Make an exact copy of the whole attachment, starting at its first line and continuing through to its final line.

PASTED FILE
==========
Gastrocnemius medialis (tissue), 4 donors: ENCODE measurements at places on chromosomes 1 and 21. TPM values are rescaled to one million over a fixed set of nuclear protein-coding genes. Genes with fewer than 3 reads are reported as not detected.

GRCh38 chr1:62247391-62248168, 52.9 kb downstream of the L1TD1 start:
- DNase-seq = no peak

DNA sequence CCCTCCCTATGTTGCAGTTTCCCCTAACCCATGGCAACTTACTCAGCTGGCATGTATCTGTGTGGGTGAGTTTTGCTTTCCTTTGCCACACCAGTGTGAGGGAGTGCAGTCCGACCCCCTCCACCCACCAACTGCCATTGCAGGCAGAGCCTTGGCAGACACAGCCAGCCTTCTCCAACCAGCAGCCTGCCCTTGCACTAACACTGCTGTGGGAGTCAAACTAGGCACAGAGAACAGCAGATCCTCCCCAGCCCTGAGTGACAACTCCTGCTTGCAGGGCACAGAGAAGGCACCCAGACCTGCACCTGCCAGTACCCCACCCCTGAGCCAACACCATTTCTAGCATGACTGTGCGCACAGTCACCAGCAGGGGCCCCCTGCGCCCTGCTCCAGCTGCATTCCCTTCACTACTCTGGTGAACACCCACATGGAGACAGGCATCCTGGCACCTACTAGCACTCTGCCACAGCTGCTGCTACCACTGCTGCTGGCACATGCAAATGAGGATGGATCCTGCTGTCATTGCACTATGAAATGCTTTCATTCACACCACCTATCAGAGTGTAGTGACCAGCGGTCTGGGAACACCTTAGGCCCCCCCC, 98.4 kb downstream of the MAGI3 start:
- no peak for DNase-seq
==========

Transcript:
Gastrocnemius medialis (tissue), 4 donors: ENCODE measurements at places on chromosomes 1 and 21. TPM values are rescaled to one million over a fixed set of nuclear protein-coding genes. Genes with fewer than 3 reads are reported as not detected.

GRCh38 chr1:62247391-62248168, 52.9 kb downstream of the L1TD1 start:
- DNase-seq = no peak

DNA sequence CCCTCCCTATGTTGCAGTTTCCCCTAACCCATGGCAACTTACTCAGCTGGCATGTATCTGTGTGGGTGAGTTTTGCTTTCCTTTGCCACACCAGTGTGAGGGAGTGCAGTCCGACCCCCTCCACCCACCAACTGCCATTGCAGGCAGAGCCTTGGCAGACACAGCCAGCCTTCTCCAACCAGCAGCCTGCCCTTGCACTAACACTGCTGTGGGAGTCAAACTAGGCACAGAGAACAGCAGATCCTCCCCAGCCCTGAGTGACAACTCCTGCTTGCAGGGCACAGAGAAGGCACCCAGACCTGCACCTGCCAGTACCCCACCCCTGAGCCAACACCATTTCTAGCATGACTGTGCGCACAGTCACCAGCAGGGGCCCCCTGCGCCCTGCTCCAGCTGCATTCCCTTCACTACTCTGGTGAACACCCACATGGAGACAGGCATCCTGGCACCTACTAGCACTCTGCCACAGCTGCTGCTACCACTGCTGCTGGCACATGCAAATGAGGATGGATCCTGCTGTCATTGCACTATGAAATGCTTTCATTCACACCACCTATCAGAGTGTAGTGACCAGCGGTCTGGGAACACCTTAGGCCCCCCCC, 98.4 kb downstream of the MAGI3 start:
- no peak for DNase-seq